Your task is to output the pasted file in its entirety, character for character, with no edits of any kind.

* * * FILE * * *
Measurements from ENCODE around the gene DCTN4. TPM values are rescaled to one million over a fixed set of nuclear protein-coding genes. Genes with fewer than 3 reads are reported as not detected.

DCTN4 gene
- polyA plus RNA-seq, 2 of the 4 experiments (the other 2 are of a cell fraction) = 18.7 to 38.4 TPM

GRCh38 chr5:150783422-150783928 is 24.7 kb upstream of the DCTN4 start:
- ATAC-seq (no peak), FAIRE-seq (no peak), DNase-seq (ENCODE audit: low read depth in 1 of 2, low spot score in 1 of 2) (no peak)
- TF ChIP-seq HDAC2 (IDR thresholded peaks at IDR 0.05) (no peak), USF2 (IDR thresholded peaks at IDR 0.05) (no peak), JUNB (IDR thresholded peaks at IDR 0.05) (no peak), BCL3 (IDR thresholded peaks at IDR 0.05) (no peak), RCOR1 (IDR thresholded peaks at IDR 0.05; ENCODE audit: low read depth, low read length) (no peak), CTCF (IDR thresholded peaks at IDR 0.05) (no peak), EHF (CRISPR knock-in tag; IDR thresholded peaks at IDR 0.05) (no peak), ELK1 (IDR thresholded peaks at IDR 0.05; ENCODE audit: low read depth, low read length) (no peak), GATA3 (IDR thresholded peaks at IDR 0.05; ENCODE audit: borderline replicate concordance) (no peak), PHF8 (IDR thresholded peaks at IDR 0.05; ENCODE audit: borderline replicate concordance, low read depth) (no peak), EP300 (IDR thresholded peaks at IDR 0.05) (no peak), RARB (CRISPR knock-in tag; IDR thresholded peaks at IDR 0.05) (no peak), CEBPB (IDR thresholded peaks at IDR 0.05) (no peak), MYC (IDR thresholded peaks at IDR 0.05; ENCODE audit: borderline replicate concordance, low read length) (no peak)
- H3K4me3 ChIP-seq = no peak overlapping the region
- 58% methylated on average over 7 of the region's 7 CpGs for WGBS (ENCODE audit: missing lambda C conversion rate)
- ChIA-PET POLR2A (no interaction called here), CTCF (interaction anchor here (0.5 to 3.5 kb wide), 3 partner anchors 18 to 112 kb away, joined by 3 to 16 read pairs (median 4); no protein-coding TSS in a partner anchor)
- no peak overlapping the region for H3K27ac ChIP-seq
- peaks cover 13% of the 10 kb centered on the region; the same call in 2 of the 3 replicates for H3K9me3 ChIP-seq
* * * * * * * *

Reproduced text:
Measurements from ENCODE around the gene DCTN4. TPM values are rescaled to one million over a fixed set of nuclear protein-coding genes. Genes with fewer than 3 reads are reported as not detected.

DCTN4 gene
- polyA plus RNA-seq, 2 of the 4 experiments (the other 2 are of a cell fraction) = 18.7 to 38.4 TPM

GRCh38 chr5:150783422-150783928 is 24.7 kb upstream of the DCTN4 start:
- ATAC-seq (no peak), FAIRE-seq (no peak), DNase-seq (ENCODE audit: low read depth in 1 of 2, low spot score in 1 of 2) (no peak)
- TF ChIP-seq HDAC2 (IDR thresholded peaks at IDR 0.05) (no peak), USF2 (IDR thresholded peaks at IDR 0.05) (no peak), JUNB (IDR thresholded peaks at IDR 0.05) (no peak), BCL3 (IDR thresholded peaks at IDR 0.05) (no peak), RCOR1 (IDR thresholded peaks at IDR 0.05; ENCODE audit: low read depth, low read length) (no peak), CTCF (IDR thresholded peaks at IDR 0.05) (no peak), EHF (CRISPR knock-in tag; IDR thresholded peaks at IDR 0.05) (no peak), ELK1 (IDR thresholded peaks at IDR 0.05; ENCODE audit: low read depth, low read length) (no peak), GATA3 (IDR thresholded peaks at IDR 0.05; ENCODE audit: borderline replicate concordance) (no peak), PHF8 (IDR thresholded peaks at IDR 0.05; ENCODE audit: borderline replicate concordance, low read depth) (no peak), EP300 (IDR thresholded peaks at IDR 0.05) (no peak), RARB (CRISPR knock-in tag; IDR thresholded peaks at IDR 0.05) (no peak), CEBPB (IDR thresholded peaks at IDR 0.05) (no peak), MYC (IDR thresholded peaks at IDR 0.05; ENCODE audit: borderline replicate concordance, low read length) (no peak)
- H3K4me3 ChIP-seq = no peak overlapping the region
- 58% methylated on average over 7 of the region's 7 CpGs for WGBS (ENCODE audit: missing lambda C conversion rate)
- ChIA-PET POLR2A (no interaction called here), CTCF (interaction anchor here (0.5 to 3.5 kb wide), 3 partner anchors 18 to 112 kb away, joined by 3 to 16 read pairs (median 4); no protein-coding TSS in a partner anchor)
- no peak overlapping the region for H3K27ac ChIP-seq
- peaks cover 13% of the 10 kb centered on the region; the same call in 2 of the 3 replicates for H3K9me3 ChIP-seq